Farm Rescue banks for futureA windfall of national exposure has given a financial boost to a volunteer organization that helps needy Upper Midwest farmers sow and harvest their crops. But Farm Rescue is facing the reality of the nation’s economic woes.
By: By Blake Nicholson, The Associated Press , The Jamestown Sun
BISMARCK — A windfall of national exposure has given a financial boost to a volunteer organization that helps needy Upper Midwest farmers sow and harvest their crops. But Farm Rescue is facing the reality of the nation’s economic woes.
President and founder Bill Gross says the group aims to help about the same number of farmers it did last year — a total of 36 in four states — but it also wants to ensure its future.
“Farm Rescue has traditionally operated with virtually no cash reserves,” Gross said. “Our goal is to set aside 20 percent of our income per year for future expansion.”
To make sure Farm Rescue can survive any prolonged economic downturn, “we are taking a conservative approach to our operating plans for 2009, much like many other organizations,” he said.
Gross, a North Dakota farm boy who now lives in Seattle, started Farm Rescue in 2006, using his own money and vacation time from his job flying around the world for UPS. The operation has expanded into South Dakota, Minnesota and Montana, helping nearly 70 farmers since it began.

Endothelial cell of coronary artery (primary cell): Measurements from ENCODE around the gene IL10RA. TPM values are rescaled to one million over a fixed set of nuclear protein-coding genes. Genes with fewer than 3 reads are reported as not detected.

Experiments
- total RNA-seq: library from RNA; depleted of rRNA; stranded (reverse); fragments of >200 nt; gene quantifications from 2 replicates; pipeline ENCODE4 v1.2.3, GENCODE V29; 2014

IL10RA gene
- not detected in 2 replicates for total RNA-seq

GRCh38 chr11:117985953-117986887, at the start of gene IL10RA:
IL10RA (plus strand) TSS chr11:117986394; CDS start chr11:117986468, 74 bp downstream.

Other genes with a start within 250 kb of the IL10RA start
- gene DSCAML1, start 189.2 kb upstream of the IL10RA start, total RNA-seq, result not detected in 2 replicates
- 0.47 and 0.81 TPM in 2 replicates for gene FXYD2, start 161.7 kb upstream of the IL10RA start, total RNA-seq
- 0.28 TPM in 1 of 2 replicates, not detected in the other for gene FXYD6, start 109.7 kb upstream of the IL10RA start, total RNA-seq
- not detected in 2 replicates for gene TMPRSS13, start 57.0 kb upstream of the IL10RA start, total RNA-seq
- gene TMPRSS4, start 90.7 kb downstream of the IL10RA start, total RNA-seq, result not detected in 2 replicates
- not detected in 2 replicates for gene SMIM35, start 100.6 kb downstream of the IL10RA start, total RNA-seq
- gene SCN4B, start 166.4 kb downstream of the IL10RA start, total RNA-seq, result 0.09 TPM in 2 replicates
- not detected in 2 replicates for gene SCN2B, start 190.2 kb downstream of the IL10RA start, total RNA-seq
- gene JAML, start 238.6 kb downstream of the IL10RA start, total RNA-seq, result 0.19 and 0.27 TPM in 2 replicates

Farm Rescue sets up camp on the farms of injured, ill or disaster-stricken farmers, doing their field work rather than handing out money.
It began with a handful of volunteers and not much money. It has grown into an incorporated nonprofit with a board of directors, more than 100 corporate sponsors and dozens of volunteers.
It also has gained recognition. In the past year, Farm Rescue has been featured by CNN, NBC’s Today Show and People magazine. Gross also addressed the Republican National Convention.
Donations have since come from such places as New York City; Victoria, Texas; Scotts-ville, Va., and Livermore, Calif., said Pam Musland, Farm Rescue’s operations director.
“It’s all over the country,” she said. “Donations range from $5 to $250.”
Gross said people from around the nation are volunteering to help plant and harvest crops in the region, and the national attention has made Farm Rescue’s mission much easier to promote.
Gross said the increase in business sponsorships and donations the past year amounts to about $100,000. Musland said the annual Farm Rescue operating budget is being increased from $200,000 to $250,000 to handle the higher costs of fuel, fertilizer and other expenses. The rest of the money will be banked.
“We can’t always get the same amount of sponsors, or get sponsors to renew year after year,” Musland said. “We’re pacing ourselves so we are going to be here five, 10, 15 years from now.”
Business sponsors of Farm Rescue range from such giant retailers as Wal-Mart to such small groups as the Bismarck-Mandan Symphony Orchestra.
To raise money, Farm Rescue has tried everything from a golf tournament to a new program this year in which the organization will get 3 cents of every dollar people charge on a new Farm Rescue Visa credit card.
“We have plans to increase the number of farm families to receive assistance in 2010 and beyond,” Gross said.
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